Opinion | Pandemic Learning Loss Is Not an Emergency

State by state, it is hard to draw a line between school closures and learning loss, since some states that stayed closed longest fared best, and vice versa. Earlier research showed a clearer relationship between school closures and learning loss at the district level, but at a news conference announcing the latest N.A.E.P. report, the commissioner of the National Center for Education Statistics said, “There’s nothing in this data that tells us there is a measurable difference in the performance between states and districts based solely on how long schools were closed.”

In New York City, the nation’s largest school district, schools reopened in September 2020. There, average scores for reading fell by about a point for fourth graders and improved by about a point for eighth graders; in math, fourth-grade scores fell by nine points (statewide scores fell by 12) and eighth-grade scores fell by four points (statewide scores fell by six). In Los Angeles, the second-largest district, schools stayed closed through January 2021. There, average scores actually improved in fourth-grade reading, eighth-grade math and eighth-grade reading, where they improved by a robust nine points (to 257 from 248). Scores fell only in fourth-grade math (to 220 from 224).

In a vacuum, the pandemic declines look like bad news, if at a relatively small scale. But none of this happened in a vacuum. I’ve mentioned the million deaths not to fearmonger about how much higher those numbers might have been without school closures — the scale of that impact is, I believe, an open question — but just to point out the enormous and widespread human impact of the disease itself. And that impact was much larger than measured simply by mortality. More than 3.5 million Americans were hospitalized, according to one estimate, and probably at least as many suffered from long Covid. In the spring of 2020, the country’s unemployment rate exploded, jumping to nearly 15 percent from about 4 percent; for a brief period in April, six million new jobless claims were filed each week. In a single quarter, U.S. GDP fell by 9 percent. Murder rates grew by 30 percent; deadly car crashes spiked, too. Overdose deaths rose 30 percent in 2020 and 15 percent in 2021. According to some research, rates of depression tripled in the United States when the pandemic first hit. Some 600,000 teachers left the profession.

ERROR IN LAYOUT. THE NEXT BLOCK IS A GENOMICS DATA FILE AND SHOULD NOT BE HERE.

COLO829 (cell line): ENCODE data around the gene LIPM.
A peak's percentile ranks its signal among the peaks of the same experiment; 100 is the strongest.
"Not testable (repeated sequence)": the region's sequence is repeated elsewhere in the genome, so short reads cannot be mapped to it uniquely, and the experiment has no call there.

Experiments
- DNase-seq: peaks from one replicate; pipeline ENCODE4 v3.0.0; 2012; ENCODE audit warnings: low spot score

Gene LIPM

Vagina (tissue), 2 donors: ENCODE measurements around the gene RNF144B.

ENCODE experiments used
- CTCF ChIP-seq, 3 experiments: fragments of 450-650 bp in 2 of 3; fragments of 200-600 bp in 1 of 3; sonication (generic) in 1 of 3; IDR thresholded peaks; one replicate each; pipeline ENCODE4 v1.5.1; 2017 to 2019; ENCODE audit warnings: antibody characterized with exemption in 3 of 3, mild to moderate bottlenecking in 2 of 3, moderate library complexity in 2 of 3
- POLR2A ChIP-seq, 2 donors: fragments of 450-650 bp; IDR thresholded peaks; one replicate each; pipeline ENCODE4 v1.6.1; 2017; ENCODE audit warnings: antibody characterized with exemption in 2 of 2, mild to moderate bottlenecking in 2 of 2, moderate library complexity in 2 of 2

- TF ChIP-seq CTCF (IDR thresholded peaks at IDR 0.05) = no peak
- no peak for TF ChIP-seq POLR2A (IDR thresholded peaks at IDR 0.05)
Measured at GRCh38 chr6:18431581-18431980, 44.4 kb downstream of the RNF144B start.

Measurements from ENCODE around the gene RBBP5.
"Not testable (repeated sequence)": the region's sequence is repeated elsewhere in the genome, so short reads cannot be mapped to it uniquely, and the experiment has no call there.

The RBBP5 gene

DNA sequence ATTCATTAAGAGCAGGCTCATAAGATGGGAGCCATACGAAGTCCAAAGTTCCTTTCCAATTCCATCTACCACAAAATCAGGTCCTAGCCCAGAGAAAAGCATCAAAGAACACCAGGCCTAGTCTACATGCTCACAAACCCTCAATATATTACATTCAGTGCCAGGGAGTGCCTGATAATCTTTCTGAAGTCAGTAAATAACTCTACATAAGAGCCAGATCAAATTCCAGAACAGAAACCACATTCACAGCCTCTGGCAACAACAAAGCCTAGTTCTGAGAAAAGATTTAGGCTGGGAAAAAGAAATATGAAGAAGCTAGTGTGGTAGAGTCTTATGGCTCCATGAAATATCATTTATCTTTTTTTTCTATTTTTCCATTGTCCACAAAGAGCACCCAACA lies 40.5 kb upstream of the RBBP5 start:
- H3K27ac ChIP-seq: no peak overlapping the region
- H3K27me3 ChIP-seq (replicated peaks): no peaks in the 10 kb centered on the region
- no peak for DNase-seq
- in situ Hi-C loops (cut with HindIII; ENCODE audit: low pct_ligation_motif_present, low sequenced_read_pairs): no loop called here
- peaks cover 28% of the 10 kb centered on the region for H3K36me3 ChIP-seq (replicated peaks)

This is the world in which American students — most of them learning remotely for many months, many of them for close to a year, and some for longer — fell off by a handful of points, on their reading and math exams, compared with their prepandemic peers.

“The sudden onset of the pandemic has been the most catastrophic event in recent American history, making the expectation that there would not be something called ‘learning loss’ bizarre,” Keeanga-Yamahtta Taylor wrote recently in The New Yorker. “The idea that life would simply churn on in the same way it always has only underscores the extent to which there have been two distinct experiences of the pandemic,” she went on, emphasizing how much harder the pandemic was for the poor and marginalized to navigate, compared with those for whom its secondary effects were buffeted by wealth.

International comparisons offer another bit of context for test score declines. In England, schools closed in the spring of 2020, opening again in some places in early summer and across the country in the fall (with an Omicron interruption of about a month that winter of 2021). In retrospect, that would have been a plausible but relatively aggressive school reopening approach in the United States, where many schools stayed remote well into the 2020-2021 school year. It also resulted in a drop of six percentage points in proficiency scores, roughly comparable to the American experience. In other words, in England, with a close-to-optimal school reopening, they fared no better.

In the Netherlands, where schools were even less disrupted than in Britain, student performance fell by three percentage points — a bit better, but still below the standards set in prepandemic years. At the most extreme end of the spectrum, there is Sweden, which did not close schools at all, and which, some reporting has suggested, experienced no such declines. But the country also suspended its testing program, which means the data on which such claims might be based is pretty shaky.

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